Quickstart for Galileo Landing Zones and Singularity

The following is a user guide for deploying a Galileo Landing Zone (LZ) using our official Singularity image.


Singularity (version >= 3.3.0) must be installed on the machine you wish to use as a Landing Zone. You can find installation instructions here.

Singularity’s fakeroot feature is necessary to run jobs without root privileges. That feature requires Linux kernel >= 3.8, but version >= 3.18 is recommended.

How It Works

In a nutshell, a Landing Zone receives jobs from users, builds containers for those jobs, and then manages the execution of those containers until the job is complete. So it follows that if the LZ runs inside a container, it must be capable of making containers inside that container! And that’s precisely how it works; the Landing Zone image for Singularity has a copy of Singularity installed inside it! Job containers are run with the --containall, --writable, and --no-home flags to maximise isolation and retain new and modified files.

Using our official Singularity image to run a Landing Zone in a container is a fantastic way to get started because it’s easy to install, update, manage, and clean up after. However there are a couple tricky aspects that the following subsections will show you how to work around. You will find these work arounds referenced throughout the rest of the documentation.

Building Images and Root Privileges

The immediate problem is that Singularity requires root privileges to build a container, and in many cases you might want run an LZ in an environment where you do not have root privileges. Thankfully Singularity added support for a potential workaround in the fakeroot feature beginning in version 3.3.0. The --fakeroot flag allows us to mimic having root privileges, so adding this flag to your Singularity invocation of the LZ allows the LZ to inherit this characteristic when building containers for the jobs sent to it, e.g.

singularity --fakeroot ... library://hypernetlabs/default/landing-zone-daemon

Persisting and Accessing Application Files

Depending on how you invoke Singularity to run the LZ, this may or may not be a problem for you. By default, Singularity bind mounts /home/$USER, /tmp, and $PWD into containers at runtime. If you allow for these default mounts, then the only difficulties you may experience will stem from sharing files between host and container that aren’t in those mounted directories (like the global config at /etc/galileod.conf).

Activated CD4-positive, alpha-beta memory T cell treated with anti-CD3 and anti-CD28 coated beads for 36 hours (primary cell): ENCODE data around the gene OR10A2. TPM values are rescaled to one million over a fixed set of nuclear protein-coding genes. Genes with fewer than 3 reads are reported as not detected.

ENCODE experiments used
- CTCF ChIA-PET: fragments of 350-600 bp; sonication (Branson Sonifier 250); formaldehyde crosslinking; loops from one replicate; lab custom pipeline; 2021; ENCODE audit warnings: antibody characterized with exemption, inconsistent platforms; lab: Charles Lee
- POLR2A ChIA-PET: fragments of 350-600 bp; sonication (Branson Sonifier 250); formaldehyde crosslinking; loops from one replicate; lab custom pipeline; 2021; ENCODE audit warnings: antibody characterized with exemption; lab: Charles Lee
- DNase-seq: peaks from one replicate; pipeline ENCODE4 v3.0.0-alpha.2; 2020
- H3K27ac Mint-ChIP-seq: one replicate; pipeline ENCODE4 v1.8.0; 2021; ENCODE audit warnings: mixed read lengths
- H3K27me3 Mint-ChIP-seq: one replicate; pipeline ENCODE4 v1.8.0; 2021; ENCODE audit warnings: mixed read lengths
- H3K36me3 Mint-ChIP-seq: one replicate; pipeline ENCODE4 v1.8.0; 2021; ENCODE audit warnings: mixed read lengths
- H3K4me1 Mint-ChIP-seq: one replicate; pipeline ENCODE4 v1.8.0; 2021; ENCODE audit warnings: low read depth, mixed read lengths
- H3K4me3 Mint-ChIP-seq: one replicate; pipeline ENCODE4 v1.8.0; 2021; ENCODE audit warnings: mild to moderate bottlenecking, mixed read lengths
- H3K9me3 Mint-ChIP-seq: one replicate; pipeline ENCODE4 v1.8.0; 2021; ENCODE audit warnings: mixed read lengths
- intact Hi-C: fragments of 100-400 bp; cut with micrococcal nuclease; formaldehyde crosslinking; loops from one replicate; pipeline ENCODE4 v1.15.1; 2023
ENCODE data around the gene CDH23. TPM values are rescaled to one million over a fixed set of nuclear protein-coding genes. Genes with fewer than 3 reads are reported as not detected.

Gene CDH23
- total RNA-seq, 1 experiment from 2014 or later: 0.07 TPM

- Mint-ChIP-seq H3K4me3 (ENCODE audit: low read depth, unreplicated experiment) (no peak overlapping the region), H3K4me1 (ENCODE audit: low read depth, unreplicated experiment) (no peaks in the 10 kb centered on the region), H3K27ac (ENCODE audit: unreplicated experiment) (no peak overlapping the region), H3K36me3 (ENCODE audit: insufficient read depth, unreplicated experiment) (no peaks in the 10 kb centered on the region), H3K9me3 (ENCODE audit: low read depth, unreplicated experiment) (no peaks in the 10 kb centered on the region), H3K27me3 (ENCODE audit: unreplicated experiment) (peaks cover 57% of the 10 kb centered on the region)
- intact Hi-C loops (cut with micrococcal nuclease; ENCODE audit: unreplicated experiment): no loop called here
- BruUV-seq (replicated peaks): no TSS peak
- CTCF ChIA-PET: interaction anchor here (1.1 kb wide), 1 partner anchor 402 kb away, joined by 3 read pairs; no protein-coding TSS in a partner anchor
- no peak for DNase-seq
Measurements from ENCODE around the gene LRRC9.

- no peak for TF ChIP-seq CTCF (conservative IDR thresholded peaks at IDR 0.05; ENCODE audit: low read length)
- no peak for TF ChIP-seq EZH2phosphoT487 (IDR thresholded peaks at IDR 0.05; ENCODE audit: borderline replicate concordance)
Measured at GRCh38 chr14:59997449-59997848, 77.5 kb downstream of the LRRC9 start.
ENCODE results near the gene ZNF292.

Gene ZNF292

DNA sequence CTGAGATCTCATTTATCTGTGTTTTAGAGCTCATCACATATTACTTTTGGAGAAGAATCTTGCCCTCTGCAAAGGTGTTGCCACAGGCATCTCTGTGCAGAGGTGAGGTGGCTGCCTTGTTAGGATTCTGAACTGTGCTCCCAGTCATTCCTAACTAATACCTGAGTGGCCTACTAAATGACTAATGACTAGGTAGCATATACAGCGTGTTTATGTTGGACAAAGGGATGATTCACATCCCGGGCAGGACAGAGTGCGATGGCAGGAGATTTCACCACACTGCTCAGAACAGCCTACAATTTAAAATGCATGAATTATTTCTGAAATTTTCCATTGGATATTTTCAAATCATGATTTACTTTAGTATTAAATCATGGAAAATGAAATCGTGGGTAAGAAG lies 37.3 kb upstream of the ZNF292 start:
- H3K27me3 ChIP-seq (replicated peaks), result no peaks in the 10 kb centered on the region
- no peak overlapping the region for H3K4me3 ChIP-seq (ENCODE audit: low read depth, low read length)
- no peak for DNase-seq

If you choose to disable those default bind mounts, then you need to be aware of the application files you’d like to access while the container is running, or persist after the container has exited. For example, if you choose to keep a copy of the authentication token to use across LZ sessions, then create a specific directory to hold it (e.g. $ mkdir $HOME/lz_token), mount the directory, and use the --token flag to tell the LZ to look for it at that mount point:

singularity ... --bind $HOME/lz_token:/lz_token ... library://hypernetlabs/default/landing-zone-daemon --token /lz_token/auth.token ...

A convenient way to mount all non-temporary application files would be to mount a configuration directory and use the --config-dir flag to tell the LZ where it is mounted. So if you have a directory at $HOME/.galileod you might use a command like this:

singularity ... --bind $HOME/.galileod:/config_dir ... library://hypernetlabs/default/landing-zone-daemon --config-dir /config_dir

How to Run the Landing Zone Daemon

Choose the name you’d like this LZ to have when viewed in the Galileo web interface. We will refer to the LZ name as $LZ_NAME. When you see $LZ_NAME referenced, simply substitute your chosen name in its place.

  • The recommended way to invoke the Landing Zone is as a Singularity service so that it can run in the background.

$ singularity instance start --fakeroot library://hypernetlabs/default/landing-zone-daemon landing-zone-daemon --name "$LZ_NAME"

That command will create an instance named landing-zone-daemon; you can prove this by running singularity instance list.

  • Now that the LZ is running, we must authenticate it against your account. Run this command in your terminal

$ tail ~/.singularity/instances/logs/"$HOSTNAME"/"$USER"/landing-zone-daemon.out
  • This should give you some output that looks like this

Pulling updates…
Already up to date!
Please visit the following url in your browser and enter the code below
URL: https://galileoapp.auth0.com/activate
  • Follow those instructions. Once you have confirmed your code at the provided URL you should see your new Landing Zone appear in the Galileo Landing Zones tab! In order to submit jobs to your new LZ, you must add it to a Station. You can create a new Station by going to the Stations tab and clicking the Create Stations button.

  • You can stop the LZ at any time with

$ singularity instance stop landing-zone-daemon

Singularity will automatically clean up the container used to run the instance.


Unfortunately GPU access is not supported by Galileo for Singularity at this time. This is because Singularity cannot give containers exclusive access to specific GPUs making that resource impossible to allocate fairly to Galileo jobs. We are experimenting with ways to work around this limitation, so if it directly impacts you please let us know!

Galileo uses Singularity containers to run jobs on Slurm clusters, but Slurm has its own GPU constraint mechanisms that allow Galileo to support GPUs on those clusters. You can read more here.